I think we’re always responsible for our actions. We’re free. I raise my hand—I’m responsible. I turn my head to the right—I’m responsible. I’m unhappy—I’m responsible. I smoke a cigarette—I’m responsible. I shut my eyes—I’m responsible. I forget that I’m responsible, but I am… Men are men. And life… is life.
—Nana in Vivre Sa Vie
In 1962, Jean-Luc Godard exploded the film scene with Vivre Sa Vie (My Life to Live), a collection of 12 scenes, or vignettes, following a woman named Nana, played by Godard’s lover Anna Karina. An out-of-luck salesgirl, she turns to prostitution after leaving her husband, and the scenes question the power we have over our own fate, and our own freedom.
The sex-for-hire trade (or time-for-hire, as in the case of escorts) has had no better place for discussion than in film: what we are reluctant to talk about with neighbors, friends, politicians and clergy finds almost a safe home on the screen. This is largely because the writers, director and actors humanize the lives lived by women in the world’s oldest profession, making them much more than just statistics and harder to judge.
In Godard’s film, we see an aspect of prostitution that we aren’t quick to jump to today but can still see in our American society.
Nana is quite beautiful—smooth skin, lean, with dark bobbed hair and dramatic features. She and the women of the business dress respectably; she walks down the street in tailored clothes, heels, and a thick, lush jacket, her dark eyes taking in women standing on the sidewalks looking the same, waiting for their next John. Godard shoots these scenes in either bursts of sound and sweeping motions or in near silence: we only hear Nana’s heels clicking on the Parisian sidewalks as we watch her eyes dart from side to side.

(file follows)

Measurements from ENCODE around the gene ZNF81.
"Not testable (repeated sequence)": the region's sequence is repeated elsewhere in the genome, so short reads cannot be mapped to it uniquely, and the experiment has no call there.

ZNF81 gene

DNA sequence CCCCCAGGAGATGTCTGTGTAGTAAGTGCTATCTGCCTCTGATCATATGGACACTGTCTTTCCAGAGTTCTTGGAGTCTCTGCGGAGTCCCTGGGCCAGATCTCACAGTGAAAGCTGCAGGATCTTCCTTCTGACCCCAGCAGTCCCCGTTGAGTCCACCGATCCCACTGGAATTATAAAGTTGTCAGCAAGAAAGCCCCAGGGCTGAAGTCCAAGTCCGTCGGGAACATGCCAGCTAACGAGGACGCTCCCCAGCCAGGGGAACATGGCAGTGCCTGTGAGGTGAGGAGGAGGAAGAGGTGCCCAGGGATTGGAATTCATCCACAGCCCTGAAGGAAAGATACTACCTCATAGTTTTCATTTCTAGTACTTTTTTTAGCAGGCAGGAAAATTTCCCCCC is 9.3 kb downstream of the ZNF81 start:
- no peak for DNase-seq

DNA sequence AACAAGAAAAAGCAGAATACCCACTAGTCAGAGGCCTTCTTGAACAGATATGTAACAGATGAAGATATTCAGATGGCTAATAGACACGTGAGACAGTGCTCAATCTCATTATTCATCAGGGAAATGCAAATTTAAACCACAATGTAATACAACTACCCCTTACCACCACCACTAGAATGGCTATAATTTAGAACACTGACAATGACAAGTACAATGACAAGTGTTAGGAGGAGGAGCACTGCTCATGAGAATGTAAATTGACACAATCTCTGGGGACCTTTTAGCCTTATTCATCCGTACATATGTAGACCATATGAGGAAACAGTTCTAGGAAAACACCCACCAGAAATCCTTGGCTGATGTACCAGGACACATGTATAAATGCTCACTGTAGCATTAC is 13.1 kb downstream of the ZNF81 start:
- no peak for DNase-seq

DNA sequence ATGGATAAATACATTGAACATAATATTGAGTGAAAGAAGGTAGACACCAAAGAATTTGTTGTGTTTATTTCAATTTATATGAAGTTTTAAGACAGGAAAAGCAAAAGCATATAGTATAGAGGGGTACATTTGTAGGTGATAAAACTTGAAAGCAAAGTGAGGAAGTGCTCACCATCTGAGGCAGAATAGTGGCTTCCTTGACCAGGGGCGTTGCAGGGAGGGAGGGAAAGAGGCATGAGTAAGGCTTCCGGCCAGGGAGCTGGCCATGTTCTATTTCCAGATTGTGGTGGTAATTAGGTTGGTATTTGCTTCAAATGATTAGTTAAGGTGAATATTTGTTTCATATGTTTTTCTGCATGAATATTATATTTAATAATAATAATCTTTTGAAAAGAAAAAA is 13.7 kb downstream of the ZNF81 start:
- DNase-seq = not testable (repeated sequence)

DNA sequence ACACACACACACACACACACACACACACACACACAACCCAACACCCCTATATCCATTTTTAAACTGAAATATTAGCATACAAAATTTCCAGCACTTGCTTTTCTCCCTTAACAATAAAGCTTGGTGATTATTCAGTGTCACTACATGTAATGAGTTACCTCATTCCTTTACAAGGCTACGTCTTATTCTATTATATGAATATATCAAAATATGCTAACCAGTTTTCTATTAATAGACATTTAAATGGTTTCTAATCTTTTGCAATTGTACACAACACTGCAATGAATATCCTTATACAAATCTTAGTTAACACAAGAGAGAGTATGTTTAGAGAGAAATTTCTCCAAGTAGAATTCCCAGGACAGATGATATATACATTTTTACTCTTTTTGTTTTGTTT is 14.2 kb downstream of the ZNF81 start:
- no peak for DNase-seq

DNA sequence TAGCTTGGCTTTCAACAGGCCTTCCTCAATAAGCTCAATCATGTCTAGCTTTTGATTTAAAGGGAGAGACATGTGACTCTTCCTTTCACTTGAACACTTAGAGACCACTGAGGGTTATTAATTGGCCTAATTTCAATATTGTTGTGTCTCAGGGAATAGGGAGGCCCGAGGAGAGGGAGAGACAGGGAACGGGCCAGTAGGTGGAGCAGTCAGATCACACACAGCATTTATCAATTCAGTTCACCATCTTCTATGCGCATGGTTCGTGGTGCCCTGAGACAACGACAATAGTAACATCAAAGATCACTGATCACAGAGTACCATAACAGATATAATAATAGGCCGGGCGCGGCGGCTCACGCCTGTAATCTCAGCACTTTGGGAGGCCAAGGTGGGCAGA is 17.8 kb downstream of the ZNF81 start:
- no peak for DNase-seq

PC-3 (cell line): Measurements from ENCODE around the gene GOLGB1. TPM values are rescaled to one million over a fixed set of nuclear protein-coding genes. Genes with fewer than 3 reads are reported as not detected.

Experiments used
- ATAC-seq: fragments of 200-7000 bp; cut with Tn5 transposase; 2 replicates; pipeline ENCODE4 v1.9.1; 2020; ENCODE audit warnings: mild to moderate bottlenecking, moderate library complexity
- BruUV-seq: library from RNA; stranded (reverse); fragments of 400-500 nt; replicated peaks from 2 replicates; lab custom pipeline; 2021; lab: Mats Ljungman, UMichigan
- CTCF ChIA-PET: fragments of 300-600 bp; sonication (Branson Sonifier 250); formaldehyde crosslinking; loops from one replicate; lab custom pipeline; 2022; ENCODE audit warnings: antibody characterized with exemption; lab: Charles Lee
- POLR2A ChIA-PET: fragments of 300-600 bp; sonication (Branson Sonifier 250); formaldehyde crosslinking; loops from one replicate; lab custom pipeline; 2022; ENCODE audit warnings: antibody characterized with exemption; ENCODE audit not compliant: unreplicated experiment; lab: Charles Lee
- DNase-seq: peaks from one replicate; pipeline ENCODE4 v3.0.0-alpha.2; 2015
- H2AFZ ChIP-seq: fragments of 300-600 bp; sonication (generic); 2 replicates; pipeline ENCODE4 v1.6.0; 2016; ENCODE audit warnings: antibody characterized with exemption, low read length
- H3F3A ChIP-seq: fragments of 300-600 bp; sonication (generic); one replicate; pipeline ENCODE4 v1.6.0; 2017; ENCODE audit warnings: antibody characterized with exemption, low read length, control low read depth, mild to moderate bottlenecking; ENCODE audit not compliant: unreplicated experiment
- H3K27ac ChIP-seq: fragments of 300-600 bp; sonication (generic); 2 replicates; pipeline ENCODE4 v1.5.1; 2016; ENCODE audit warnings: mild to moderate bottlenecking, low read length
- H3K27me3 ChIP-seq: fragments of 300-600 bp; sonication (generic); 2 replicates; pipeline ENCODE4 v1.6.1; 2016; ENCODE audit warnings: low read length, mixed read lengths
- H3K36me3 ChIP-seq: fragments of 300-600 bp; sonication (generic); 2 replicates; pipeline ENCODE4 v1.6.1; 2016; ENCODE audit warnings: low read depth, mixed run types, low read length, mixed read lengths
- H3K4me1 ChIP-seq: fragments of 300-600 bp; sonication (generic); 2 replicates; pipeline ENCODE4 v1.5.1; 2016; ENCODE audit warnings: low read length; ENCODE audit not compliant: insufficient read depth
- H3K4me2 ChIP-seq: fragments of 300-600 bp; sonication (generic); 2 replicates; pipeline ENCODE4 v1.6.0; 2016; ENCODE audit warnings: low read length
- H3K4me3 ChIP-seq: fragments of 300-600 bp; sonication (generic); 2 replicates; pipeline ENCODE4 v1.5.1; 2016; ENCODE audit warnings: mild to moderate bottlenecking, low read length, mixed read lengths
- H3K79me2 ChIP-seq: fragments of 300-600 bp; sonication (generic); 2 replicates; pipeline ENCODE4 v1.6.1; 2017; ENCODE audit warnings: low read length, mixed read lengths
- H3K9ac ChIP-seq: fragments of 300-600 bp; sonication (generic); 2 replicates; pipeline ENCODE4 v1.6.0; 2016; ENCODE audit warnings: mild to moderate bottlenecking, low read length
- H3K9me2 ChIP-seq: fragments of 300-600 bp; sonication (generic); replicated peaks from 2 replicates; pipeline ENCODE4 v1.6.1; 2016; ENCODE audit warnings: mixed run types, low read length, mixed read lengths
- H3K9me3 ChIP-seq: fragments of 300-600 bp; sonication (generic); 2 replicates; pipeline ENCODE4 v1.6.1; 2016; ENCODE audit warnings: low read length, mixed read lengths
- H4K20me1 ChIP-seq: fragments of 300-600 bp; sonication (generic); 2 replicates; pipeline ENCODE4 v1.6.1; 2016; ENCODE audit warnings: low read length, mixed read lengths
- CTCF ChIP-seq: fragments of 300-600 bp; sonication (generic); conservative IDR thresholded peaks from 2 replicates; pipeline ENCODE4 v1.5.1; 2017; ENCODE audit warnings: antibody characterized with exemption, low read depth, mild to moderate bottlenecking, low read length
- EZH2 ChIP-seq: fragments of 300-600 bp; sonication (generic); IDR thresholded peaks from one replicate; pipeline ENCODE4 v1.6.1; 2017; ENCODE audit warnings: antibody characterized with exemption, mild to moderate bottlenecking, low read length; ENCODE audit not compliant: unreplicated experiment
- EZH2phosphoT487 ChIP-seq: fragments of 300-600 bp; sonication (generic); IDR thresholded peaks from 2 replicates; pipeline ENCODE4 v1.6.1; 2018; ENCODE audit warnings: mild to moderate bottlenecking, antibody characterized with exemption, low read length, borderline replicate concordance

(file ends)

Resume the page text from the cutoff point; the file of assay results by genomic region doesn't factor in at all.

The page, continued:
Despite her cool, coifed demeanor, there is a horrible sadness in those expressive eyes. And a listlessness that draws men looking for company. They, too, are clean and respectable looking, in pressed pants and suits, with styled hair and cigarette holders. Their wallets are full, and they know how these things work.
It’s almost heart-wrenching to watch the moments that Nana is “in the act”. The business of her trade is just that—business. She rarely sets a certain fee and seems to just take what is given to her. She quickly learns the pains that come along with being her “manager’s” favorite. And (spoiler alert!) she meets a tragic end (an accidental one, promise, not a “being punished for her sins” thing).
But we get glimpses of the potential of this woman in her brief moments of pensive thought and happiness. She weighs out the choices of her actions, without judgment on herself: this is life, this is what she’s done with it, and only she is responsible, so why gripe? Now and then her smile radiates and she just enjoys, whether she’s spending time with a man in modern escort-style or when seducing men as if she actually cares about the game of innocent seduction.
It’s when we see her at work—taking money from a man that she then lets all over her but will not kiss—that the romantic lights of Paris, the groomed hair and philosophical coffee shops disappear.
Paris was also the backdrop for the theatrically romantic musical Moulin Rouge. Unlike its dramatic predecessor, we see a heroine that knows exactly what she’s doing from the beginning by utilizing escorting deliberately to get herself further in her dreams.